The Commission granted the appeals of three petitioners that had been denied funding after USAC found that the petitioners had sought E-rate funding for dark fiber for funding years 2004 and 2005 when dark fiber was not an eligible service. For funding years 2004 through 2011, schools were allowed to seek support for services using only lit services. If the school had purchased equipment to light the fiber prior to 2004, the school was permitted to trade the equipment in to the service provider and then lease it back.
In the first appeal, the Commission found that the school district had converted its agreement for dark fiber with its service provider into an agreement for lit fiber, consistent with the requirement that the school could trade in the equipment to the service provider and lease it back. The Commission noted that the modification to the agreement could be considered a permissible minor contract modification to the original contract, because the modification “had no effect or had a negligible effect on price, quantity, quality or delivery under the original contract.”
The Commission found that the other two appellants had applied for funding for lit fiber, not dark fiber as USAC had found. One of the appellants sought funding for a leased wide area network (“WAN”) and supported this claim by providing documents that showed that its service provider provided an Internet connection to transport voice and data service over fiber. The appellant also provided a service provider invoice from the funding year which described the service as “WAN Transport – Monthly Lease.” The other appellant mistakenly applied for dark fiber service even though it was actually provided with lit fiber service. The appellant provided the Commission with a copy of a contract showing that the service provider was activating fiber at the school district buildings.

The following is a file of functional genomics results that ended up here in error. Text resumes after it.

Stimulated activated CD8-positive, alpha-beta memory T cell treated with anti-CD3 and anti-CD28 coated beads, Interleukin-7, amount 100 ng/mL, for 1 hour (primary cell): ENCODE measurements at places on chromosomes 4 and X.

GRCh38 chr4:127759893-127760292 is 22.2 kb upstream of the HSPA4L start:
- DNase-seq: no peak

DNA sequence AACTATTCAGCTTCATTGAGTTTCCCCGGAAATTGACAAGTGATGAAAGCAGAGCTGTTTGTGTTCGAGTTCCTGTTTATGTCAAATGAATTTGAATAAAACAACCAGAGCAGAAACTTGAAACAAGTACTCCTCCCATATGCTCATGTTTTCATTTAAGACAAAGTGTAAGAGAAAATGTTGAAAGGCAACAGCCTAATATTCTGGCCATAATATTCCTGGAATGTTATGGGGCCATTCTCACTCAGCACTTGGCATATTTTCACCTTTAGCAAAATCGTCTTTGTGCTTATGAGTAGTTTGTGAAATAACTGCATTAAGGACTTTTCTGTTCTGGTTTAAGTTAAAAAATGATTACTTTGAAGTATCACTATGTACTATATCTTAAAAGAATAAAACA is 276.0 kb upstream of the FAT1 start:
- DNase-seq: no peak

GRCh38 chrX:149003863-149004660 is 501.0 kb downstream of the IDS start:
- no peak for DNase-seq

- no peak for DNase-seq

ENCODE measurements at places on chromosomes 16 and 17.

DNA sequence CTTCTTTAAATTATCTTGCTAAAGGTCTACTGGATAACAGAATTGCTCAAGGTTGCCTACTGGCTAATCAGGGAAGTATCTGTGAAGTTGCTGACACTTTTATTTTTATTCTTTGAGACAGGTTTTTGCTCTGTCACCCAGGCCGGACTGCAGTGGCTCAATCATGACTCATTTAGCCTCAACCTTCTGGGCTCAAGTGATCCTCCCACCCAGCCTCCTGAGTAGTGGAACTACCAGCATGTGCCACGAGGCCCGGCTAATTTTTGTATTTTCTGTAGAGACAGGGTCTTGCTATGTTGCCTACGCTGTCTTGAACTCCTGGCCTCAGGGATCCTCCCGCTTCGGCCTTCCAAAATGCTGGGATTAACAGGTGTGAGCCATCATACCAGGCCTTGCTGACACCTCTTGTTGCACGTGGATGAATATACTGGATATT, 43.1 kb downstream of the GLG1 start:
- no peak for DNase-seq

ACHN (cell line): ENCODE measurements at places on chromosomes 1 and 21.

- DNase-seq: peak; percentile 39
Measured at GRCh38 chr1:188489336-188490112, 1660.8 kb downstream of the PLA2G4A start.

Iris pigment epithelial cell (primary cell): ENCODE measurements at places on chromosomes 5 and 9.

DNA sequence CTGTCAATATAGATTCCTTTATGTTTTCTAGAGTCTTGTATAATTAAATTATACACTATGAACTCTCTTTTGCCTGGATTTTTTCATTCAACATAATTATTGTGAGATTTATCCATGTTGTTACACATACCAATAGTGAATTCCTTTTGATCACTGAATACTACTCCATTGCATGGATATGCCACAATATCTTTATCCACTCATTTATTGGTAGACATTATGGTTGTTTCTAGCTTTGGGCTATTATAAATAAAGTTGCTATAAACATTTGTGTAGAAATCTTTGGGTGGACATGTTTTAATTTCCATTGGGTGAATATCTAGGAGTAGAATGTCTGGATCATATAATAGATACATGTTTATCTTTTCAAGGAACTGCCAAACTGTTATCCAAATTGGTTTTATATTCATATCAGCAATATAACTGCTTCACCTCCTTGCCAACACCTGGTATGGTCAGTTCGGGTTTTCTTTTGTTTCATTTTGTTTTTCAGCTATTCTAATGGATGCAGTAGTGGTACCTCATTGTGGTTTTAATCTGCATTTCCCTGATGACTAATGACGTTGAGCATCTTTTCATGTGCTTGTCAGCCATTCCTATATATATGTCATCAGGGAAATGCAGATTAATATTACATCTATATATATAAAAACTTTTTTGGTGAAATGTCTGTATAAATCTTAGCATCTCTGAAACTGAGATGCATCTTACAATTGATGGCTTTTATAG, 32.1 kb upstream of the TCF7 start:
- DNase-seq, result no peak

The Commission denied the appeal of a school district that did not challenge USAC’s finding that the district had been provided with dark fiber service during the period of time that it was not an eligible service. The district had argued that it chose dark fiber, because it was the most cost-effective option.